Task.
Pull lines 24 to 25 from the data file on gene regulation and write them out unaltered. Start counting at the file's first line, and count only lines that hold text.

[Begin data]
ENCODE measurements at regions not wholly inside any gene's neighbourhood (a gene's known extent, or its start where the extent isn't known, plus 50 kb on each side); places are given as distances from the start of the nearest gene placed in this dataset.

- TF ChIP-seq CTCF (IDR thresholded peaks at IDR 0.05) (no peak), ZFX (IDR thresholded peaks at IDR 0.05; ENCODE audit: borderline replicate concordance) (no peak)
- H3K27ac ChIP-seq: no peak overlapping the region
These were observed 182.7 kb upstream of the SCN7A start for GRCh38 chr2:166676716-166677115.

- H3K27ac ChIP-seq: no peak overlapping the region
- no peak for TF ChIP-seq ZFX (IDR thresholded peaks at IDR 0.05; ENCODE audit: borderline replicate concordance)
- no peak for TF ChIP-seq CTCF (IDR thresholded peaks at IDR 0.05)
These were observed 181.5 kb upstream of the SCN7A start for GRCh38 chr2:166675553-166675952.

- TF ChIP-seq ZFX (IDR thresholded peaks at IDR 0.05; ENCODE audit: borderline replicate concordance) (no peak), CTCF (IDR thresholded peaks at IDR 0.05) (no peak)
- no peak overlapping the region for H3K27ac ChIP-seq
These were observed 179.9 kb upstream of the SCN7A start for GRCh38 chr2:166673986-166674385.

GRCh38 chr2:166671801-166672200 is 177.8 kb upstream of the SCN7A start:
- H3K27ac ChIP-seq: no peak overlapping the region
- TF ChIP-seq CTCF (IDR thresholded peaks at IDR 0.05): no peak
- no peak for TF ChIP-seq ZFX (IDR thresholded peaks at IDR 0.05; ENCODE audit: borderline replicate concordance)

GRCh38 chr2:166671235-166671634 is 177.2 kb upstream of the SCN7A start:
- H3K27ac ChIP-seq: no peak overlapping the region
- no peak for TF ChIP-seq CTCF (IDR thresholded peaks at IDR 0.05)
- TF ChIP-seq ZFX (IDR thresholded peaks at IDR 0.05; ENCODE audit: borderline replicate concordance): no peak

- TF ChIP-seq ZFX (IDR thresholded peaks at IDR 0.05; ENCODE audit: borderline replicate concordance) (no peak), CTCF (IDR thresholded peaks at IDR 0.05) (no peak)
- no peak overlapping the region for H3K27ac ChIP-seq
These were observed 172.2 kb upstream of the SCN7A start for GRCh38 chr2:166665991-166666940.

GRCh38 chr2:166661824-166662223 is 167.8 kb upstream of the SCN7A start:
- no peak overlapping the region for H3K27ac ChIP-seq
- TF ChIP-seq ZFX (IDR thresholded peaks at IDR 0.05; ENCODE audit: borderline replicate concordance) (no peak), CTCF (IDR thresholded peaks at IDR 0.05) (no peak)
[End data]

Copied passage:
- no peak overlapping the region for H3K27ac ChIP-seq
- TF ChIP-seq ZFX (IDR thresholded peaks at IDR 0.05; ENCODE audit: borderline replicate concordance) (no peak), CTCF (IDR thresholded peaks at IDR 0.05) (no peak)